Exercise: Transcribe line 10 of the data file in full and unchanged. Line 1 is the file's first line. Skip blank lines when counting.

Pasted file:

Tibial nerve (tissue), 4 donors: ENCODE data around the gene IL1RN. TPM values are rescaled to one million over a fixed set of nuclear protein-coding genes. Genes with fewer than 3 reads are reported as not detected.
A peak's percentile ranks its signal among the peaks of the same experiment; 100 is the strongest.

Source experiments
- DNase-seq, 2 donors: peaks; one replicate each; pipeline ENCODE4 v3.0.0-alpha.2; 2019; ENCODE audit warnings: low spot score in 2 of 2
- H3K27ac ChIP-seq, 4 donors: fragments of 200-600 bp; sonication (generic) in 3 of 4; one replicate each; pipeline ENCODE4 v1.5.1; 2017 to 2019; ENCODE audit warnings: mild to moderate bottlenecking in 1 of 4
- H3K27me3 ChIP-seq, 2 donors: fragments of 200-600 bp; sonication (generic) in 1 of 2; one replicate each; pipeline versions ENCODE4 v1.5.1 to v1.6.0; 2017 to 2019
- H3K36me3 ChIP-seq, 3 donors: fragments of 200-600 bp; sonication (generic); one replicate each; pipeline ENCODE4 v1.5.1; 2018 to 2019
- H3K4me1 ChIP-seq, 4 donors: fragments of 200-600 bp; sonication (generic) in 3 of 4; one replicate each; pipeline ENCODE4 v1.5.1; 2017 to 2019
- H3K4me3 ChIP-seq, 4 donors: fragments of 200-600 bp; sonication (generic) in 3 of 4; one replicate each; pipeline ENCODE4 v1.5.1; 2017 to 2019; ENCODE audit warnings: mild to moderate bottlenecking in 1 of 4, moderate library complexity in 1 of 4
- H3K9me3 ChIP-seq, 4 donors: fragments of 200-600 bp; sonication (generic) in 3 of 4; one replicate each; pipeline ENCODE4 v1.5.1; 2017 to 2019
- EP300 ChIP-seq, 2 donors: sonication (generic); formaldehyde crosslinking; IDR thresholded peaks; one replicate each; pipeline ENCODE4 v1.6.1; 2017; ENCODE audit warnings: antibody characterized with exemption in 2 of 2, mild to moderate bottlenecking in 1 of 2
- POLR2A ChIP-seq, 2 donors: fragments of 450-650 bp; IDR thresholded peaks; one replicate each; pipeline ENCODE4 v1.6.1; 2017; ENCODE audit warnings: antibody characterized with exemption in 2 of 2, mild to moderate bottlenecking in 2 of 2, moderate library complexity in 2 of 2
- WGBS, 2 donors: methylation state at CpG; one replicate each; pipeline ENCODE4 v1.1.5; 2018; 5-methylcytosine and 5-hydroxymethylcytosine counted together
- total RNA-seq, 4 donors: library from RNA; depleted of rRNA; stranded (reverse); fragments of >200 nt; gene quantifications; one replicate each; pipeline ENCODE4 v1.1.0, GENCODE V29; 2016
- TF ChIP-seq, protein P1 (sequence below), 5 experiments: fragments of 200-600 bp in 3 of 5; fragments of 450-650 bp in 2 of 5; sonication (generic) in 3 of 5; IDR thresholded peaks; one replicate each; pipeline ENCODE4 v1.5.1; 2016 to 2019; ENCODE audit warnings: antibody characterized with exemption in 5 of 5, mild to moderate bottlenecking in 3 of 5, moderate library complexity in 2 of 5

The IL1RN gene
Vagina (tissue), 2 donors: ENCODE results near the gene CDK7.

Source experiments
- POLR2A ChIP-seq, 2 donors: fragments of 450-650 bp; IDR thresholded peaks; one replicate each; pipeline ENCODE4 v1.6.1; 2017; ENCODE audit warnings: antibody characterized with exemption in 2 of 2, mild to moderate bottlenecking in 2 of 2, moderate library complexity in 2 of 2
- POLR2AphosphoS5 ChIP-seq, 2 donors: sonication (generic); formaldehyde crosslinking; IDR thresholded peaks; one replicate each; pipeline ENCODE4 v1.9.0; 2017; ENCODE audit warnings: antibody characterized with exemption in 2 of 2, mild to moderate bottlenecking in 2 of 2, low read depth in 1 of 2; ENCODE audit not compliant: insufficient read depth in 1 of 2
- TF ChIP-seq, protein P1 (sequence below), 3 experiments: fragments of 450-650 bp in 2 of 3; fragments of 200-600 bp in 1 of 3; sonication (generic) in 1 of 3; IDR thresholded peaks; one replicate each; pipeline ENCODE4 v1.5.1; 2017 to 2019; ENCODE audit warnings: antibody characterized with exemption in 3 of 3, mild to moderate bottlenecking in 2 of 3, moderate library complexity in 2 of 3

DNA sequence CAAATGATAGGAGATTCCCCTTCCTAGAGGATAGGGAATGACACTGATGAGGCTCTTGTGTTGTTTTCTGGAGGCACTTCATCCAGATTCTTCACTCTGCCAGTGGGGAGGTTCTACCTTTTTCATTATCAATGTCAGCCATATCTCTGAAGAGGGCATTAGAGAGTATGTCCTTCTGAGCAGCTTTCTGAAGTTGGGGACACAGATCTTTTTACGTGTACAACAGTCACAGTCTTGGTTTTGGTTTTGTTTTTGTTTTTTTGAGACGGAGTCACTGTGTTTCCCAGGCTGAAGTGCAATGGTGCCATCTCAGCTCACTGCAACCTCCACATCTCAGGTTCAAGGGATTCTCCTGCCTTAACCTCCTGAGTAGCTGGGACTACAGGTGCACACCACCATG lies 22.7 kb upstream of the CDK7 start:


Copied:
- H3K9me3 ChIP-seq, 4 donors: fragments of 200-600 bp; sonication (generic) in 3 of 4; one replicate each; pipeline ENCODE4 v1.5.1; 2017 to 2019